Director: Gillian Armstrong
Stars: Lisa Harrow, Kerry Fox, Miranda Otto, Bruno Ganz, Bill Hunter
First viewing, via SBS on Demand
Twelve years before he acted out the last days of Adolf Hitler in Downfall, Bruno Ganz acted in The Last Days of Chez Nous. And now that low-hanging fruit is out of the way, let’s get on with the review…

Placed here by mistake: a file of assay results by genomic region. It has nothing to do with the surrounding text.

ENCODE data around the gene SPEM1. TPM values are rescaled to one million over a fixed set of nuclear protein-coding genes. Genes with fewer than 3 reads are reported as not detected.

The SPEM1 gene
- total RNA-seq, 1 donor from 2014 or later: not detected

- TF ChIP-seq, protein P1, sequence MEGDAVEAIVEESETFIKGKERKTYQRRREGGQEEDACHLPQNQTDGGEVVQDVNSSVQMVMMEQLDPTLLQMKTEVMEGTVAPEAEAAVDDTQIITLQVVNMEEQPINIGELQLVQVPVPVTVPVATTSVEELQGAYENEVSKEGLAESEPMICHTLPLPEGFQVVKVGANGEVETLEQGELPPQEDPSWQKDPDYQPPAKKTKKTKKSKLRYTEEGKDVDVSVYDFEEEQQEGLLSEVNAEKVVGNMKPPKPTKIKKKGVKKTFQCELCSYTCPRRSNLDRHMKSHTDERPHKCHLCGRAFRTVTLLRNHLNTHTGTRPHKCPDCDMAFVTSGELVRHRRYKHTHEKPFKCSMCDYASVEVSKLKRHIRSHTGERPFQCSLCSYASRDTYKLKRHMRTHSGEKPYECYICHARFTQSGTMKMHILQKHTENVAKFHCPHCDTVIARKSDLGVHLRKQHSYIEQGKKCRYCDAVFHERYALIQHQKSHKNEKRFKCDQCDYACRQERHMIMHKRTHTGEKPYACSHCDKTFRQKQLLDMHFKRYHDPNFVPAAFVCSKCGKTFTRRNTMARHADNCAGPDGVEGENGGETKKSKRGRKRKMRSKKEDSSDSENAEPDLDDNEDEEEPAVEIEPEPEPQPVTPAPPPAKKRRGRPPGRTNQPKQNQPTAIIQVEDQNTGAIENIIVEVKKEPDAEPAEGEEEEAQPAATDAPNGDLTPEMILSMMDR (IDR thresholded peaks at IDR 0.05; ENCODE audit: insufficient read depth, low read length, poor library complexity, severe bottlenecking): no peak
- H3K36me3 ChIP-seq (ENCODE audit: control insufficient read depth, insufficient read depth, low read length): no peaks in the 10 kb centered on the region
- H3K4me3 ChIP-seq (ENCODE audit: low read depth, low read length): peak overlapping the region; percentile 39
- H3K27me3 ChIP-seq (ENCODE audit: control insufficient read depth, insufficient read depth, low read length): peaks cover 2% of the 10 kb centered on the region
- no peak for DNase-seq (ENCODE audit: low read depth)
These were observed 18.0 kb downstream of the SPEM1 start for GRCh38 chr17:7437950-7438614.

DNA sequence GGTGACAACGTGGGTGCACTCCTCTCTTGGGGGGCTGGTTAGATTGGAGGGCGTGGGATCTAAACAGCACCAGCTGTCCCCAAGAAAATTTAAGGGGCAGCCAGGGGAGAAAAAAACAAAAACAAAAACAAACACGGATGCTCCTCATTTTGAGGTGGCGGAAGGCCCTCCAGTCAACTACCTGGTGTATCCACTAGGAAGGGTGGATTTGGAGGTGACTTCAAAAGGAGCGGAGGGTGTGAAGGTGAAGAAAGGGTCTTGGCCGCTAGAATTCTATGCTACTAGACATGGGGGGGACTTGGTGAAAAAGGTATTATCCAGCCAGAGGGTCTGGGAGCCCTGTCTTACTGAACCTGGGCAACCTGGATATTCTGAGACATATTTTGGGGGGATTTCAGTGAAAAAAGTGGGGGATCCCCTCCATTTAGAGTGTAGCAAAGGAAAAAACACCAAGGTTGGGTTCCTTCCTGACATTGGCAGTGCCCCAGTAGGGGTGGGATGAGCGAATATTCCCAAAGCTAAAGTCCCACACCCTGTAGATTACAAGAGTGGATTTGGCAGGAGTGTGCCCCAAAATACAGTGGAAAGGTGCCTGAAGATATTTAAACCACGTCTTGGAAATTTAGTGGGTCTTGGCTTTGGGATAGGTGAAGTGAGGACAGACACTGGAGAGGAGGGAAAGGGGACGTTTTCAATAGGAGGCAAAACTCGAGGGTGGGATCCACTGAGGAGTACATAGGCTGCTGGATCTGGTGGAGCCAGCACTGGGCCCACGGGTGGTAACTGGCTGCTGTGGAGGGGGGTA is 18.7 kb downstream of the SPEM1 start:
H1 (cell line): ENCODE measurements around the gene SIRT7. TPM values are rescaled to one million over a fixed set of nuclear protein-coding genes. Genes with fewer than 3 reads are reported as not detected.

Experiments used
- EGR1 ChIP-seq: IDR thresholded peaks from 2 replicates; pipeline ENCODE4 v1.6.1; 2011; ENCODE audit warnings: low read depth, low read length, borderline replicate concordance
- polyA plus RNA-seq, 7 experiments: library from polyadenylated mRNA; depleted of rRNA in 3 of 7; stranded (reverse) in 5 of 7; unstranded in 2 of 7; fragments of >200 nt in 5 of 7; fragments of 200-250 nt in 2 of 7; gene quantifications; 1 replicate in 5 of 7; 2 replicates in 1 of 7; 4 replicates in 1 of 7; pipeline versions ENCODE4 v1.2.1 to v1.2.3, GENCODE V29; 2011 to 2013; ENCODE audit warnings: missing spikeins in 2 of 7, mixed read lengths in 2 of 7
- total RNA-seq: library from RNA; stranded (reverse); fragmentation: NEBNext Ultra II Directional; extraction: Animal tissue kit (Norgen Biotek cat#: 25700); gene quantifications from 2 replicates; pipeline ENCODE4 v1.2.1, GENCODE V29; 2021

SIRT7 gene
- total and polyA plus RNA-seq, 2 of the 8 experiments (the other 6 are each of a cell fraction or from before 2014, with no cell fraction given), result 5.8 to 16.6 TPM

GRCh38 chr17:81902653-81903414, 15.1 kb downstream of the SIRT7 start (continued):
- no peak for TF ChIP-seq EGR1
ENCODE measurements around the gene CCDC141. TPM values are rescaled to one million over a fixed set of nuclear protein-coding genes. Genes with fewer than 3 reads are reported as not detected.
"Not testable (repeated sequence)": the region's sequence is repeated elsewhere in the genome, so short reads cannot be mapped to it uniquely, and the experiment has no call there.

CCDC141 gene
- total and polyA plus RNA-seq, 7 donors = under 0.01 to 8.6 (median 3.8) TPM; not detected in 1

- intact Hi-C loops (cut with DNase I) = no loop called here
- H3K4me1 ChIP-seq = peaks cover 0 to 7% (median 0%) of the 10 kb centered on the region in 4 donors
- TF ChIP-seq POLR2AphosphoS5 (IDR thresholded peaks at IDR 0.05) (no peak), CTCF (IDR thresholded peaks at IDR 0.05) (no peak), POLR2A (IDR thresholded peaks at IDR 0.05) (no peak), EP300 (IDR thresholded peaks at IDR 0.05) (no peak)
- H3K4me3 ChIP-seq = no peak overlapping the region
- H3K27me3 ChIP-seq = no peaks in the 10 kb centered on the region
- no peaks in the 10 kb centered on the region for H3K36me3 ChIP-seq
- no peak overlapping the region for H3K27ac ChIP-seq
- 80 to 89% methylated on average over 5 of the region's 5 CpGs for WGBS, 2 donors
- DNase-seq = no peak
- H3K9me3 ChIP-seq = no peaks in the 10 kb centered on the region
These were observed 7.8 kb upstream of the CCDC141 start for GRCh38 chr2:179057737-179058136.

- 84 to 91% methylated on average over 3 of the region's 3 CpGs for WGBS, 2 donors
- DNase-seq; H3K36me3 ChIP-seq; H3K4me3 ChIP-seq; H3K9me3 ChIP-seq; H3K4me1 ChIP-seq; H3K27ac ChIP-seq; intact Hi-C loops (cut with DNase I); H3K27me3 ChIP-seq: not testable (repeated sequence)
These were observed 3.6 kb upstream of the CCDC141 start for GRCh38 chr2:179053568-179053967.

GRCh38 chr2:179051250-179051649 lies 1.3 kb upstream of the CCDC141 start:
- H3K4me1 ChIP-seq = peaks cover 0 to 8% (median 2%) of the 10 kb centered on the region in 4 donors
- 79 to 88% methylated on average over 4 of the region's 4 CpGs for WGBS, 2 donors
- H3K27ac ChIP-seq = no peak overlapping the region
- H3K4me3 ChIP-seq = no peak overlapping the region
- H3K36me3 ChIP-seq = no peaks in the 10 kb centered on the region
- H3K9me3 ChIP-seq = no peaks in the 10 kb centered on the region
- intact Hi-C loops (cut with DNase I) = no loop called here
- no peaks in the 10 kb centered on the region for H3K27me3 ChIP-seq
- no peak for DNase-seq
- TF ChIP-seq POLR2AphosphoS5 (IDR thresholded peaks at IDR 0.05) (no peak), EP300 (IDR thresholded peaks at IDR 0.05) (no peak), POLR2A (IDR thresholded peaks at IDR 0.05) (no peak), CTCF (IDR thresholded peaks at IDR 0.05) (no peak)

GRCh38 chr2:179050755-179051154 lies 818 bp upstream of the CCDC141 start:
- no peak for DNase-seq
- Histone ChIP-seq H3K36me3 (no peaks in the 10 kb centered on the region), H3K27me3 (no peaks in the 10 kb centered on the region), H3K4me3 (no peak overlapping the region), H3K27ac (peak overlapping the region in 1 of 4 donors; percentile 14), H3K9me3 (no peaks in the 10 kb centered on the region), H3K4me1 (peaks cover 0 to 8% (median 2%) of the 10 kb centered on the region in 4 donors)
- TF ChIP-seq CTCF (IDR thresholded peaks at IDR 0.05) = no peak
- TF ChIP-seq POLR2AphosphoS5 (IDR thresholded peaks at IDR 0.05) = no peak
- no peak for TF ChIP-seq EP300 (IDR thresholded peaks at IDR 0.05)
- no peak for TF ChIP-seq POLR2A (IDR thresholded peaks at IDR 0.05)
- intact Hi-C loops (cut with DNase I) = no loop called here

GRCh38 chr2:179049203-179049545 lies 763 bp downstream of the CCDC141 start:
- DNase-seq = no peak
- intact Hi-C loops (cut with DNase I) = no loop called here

In my Radiance review, I lamented the small percentage of women directors in the Australian film industry. Unbeknownst to me, this coincided with the announcement of a great new Screen Australia initiative, Gender Matters: Brilliant Stories and Brilliant Careers, to help fund more female-driven projects. The use of “Brilliant Careers” in the title reflects the continued relevance of Gillian Armstrong’s My Brilliant Career to Australian women’s stories on film, as well as Armstrong’s importance as the country’s first major female director. Ever since that film’s success launched her own brilliant career (not to mention Judy Davis’), Armstrong has alternated between local productions (Starstruck, High Tide) and Hollywood fare (Mrs Soffel, Little Women) and found success in both industries. The Last Days of Chez Nous is one of her key Australian works.